Les coups de poings

The following translation is taken from the French manual “Defense dans la Rue ” written by Jean Joseph- Renaud ;1912.

In this chapter entitled ” Les coups de poings” Renaud touches on the bare fist application of the classical English boxing method and its differences in relation to the American glove system.



Renaud- the ‘Defense dans la  Rue’ instructor

General defaults of punches:

The inconvenience with punching is that when delivering them you risk damage to your hands .

The hand is a precision organ used to hold and not to hit with. As a general rule the little bones are too delicate to cope with the effort that a vigorous arm extension produces .

If a fighting glove of 3 or 4 ounces protects the fist then it’s a different story, not only will you not be injured when hitting , but the ‘knock out’ becomes a lot easier to deliver. For example with the bare fists it is difficult in a fight to ‘knock out’ an opponent when striking at an angle at the neck, mouth and ear . In a real fight one can obtain this result with an easier method by delivering the blow with the heel of the hand.

Most of the so called efficient strikes that we can see executed in the ring ,and fill us with such admiration , are not practised with bare fists.

A long time ago in England, when fights were happening without gloves, they were going for a much longer time. And though the fighters employed wrestling catches and were throwing each other on the ground with great violence- up to 5 or 6 times each during a 15 minute duration and they were at least as vigorous as those of today- they should have finished very quickly . But the fights were always lasting for a long time, most often they ended because one of the opponents would be too exhausted to continue rather than being defeated or beaten. As they didn’t have gloves on there hands , they couldn’t deliver their punches with all there power. Here are some reasons.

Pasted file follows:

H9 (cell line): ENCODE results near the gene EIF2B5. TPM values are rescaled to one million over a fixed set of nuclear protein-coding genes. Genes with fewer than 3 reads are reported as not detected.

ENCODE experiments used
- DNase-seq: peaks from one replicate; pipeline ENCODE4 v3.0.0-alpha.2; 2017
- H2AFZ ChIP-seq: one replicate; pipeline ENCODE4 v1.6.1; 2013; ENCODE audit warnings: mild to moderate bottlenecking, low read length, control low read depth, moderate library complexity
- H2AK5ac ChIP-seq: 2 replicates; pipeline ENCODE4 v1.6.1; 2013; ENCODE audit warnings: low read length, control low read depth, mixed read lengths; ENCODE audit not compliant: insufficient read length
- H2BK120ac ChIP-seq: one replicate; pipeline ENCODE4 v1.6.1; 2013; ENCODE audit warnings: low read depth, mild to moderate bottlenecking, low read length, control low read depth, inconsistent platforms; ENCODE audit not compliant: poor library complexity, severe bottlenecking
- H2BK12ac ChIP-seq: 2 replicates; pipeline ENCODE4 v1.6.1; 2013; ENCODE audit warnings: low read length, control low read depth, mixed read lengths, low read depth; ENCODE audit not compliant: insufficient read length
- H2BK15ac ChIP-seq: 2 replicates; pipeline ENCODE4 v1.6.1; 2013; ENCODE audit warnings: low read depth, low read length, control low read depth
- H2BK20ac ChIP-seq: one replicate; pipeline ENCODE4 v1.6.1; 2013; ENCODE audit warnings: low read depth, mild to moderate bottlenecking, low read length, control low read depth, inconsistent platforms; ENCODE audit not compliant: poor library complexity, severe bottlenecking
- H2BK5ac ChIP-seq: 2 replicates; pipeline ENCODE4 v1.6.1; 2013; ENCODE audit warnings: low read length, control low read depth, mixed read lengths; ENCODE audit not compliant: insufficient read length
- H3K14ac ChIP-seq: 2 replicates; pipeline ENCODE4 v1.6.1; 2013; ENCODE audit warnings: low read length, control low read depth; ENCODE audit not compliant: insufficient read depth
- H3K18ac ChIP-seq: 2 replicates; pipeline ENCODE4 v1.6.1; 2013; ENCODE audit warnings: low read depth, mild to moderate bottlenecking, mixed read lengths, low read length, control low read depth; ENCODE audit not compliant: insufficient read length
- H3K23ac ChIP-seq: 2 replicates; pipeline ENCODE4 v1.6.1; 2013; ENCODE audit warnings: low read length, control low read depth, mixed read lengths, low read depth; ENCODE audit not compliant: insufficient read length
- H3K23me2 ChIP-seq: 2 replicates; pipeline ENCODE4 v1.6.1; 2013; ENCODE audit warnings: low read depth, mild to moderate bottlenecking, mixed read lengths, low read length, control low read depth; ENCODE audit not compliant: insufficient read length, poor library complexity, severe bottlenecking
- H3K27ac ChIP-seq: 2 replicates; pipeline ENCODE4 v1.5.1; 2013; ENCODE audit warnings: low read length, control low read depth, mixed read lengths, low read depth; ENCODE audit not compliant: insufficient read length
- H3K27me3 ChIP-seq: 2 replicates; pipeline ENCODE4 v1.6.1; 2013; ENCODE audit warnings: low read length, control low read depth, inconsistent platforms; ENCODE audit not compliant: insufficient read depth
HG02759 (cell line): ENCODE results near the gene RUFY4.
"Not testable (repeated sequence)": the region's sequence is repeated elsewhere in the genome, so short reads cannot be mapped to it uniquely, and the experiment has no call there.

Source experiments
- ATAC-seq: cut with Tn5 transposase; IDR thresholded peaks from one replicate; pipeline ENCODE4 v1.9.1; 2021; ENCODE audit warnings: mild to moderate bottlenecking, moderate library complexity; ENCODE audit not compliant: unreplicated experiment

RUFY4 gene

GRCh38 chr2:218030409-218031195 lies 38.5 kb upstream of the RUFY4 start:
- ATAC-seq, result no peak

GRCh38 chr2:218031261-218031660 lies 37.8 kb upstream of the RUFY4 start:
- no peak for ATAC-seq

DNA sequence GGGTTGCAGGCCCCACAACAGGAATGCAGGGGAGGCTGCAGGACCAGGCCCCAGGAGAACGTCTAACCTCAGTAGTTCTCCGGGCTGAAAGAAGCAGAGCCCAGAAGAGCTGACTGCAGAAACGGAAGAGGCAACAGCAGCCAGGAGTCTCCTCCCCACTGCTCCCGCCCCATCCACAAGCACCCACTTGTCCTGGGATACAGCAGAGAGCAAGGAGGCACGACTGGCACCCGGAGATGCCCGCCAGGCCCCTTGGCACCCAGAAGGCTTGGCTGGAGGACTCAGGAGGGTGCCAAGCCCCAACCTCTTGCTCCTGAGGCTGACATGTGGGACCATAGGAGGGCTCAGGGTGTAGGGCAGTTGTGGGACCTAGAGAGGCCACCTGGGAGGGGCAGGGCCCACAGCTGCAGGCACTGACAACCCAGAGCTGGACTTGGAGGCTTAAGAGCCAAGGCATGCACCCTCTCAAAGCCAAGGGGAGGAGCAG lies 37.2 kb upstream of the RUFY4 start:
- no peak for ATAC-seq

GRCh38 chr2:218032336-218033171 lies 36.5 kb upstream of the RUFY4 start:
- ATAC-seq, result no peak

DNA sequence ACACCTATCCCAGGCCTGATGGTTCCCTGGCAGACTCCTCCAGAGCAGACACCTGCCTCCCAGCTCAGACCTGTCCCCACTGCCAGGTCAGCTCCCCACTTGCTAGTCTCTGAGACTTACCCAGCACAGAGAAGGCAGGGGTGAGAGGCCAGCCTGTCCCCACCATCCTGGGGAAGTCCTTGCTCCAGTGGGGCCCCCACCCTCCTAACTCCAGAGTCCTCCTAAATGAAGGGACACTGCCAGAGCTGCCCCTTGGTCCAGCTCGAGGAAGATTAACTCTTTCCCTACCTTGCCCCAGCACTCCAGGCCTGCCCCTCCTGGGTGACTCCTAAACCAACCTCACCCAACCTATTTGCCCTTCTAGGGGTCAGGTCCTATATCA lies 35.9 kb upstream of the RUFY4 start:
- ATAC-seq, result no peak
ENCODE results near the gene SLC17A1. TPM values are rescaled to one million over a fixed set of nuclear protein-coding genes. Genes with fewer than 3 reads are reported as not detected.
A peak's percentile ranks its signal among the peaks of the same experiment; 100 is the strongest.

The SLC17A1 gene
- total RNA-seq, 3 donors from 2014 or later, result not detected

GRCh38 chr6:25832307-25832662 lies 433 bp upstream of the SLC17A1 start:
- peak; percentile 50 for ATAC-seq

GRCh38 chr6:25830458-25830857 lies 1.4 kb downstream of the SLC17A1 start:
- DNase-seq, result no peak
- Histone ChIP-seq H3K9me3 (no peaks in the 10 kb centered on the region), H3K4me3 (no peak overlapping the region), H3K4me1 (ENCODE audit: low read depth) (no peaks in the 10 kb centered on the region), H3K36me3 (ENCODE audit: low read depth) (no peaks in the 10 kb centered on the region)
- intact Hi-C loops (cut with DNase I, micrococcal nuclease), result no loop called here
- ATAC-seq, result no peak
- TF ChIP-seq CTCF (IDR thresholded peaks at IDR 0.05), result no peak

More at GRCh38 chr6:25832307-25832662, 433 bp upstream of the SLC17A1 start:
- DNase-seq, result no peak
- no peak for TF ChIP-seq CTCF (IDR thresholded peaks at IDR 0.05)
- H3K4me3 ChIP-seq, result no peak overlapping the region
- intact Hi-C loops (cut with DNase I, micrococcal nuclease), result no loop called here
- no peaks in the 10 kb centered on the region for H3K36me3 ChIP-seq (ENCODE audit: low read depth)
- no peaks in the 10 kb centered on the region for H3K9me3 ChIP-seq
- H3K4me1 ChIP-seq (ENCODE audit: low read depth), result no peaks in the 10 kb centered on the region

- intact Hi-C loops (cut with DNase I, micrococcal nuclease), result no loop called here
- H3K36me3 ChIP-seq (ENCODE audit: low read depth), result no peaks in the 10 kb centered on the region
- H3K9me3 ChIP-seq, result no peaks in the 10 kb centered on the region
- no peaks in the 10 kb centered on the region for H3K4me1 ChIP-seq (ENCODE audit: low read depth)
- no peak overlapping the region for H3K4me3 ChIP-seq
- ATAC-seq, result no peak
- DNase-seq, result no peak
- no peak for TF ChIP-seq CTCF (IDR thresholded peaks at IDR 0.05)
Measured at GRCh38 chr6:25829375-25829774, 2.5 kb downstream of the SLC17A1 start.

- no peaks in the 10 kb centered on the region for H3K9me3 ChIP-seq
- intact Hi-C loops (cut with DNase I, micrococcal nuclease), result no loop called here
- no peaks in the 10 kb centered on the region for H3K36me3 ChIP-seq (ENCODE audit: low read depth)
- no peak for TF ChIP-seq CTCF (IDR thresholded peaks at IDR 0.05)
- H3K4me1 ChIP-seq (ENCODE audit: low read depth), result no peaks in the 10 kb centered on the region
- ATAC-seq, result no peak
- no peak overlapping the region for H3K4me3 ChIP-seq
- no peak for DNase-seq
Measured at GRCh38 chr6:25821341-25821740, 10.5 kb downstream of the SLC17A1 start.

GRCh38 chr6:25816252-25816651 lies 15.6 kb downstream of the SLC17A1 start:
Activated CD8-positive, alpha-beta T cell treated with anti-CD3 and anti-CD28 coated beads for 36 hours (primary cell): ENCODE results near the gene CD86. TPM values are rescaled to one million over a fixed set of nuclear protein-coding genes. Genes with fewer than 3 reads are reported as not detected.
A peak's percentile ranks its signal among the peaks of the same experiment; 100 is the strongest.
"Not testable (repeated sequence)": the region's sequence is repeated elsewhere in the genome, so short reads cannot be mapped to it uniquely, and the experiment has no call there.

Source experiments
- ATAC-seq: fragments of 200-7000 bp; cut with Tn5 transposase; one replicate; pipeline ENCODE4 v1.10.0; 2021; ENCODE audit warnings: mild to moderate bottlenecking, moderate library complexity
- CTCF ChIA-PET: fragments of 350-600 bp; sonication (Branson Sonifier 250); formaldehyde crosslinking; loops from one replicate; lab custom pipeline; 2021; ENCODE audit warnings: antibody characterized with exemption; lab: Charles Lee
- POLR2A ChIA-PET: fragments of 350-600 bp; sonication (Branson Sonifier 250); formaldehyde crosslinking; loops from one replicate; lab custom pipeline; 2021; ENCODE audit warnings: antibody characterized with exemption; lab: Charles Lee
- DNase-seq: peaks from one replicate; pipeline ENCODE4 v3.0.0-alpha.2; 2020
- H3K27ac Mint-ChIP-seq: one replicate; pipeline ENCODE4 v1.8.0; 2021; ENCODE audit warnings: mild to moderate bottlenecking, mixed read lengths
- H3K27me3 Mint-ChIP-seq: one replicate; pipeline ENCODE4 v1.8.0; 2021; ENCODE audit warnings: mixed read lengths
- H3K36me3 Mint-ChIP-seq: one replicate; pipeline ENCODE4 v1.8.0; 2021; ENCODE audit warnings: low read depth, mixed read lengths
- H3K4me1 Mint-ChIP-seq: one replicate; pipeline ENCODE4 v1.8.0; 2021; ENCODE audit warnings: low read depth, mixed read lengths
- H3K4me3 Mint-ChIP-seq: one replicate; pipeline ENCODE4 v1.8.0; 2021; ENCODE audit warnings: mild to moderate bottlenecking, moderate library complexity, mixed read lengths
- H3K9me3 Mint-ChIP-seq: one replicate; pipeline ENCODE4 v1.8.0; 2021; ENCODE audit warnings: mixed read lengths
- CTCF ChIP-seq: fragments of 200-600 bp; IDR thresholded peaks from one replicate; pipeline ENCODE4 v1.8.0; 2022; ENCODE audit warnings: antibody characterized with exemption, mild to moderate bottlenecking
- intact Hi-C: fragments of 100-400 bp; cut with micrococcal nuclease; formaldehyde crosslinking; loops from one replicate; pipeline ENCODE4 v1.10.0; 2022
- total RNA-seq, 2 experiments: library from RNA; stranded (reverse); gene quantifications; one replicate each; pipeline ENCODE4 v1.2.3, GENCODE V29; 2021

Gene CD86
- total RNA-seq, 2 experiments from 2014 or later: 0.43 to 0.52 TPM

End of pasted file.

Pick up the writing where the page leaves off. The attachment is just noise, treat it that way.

One of their principle tactics consisted less of parry’s and evasions and more to receive the strike on the bony part of the head so the opponent would damage his hand.

Tom Cribb , one of the most celebrated fighters of the 19thcentury , had a speciality of breaking his adversaries fists with his head. He won several victories this way -particularly one against Jem Belcher.

Every time that John L. Sullivan, the great ex champion of America, met Charlie Mitchell, champion of England, with gloves, the one who was much lighter and shorter did very badly and was sent threw the ropes. On the contrary if the fight was happening without gloves it was lasting for up 2   1/2 hours.

Using bare hands compensates the light weight inferiority. The ‘big fellow’ hits harder without gloves then a middle weight but the difference would be much more considerable with the ordinary fight gloves . Even the strongest man can’t use all his power with the bare fist.

Training by hitting a sand bag will harden the bones and skin forming a natural glove . However , except for professional fighters, only a few people can do this type of training. This book is written for amateurs.

Also in the street, the body is protected by clothes , so all the strikes, while efficient in the ring, have a lot less chance to be efficient outside. Most of the time while delivering these strikes you can seriously damage your hands on the buttons or some other hard items contained in the pockets.

American or English Methods ?

Constantly the new American method is opposed to the old classical English method with such insistence that it would have us believe that it comprises both attack and defense processes that are absolutely new and special.Consider that most people who talk and write outrageously about it have never worn any gloves. The smartest of them would be in trouble and embarrassed to recognize the difference between the old style and new.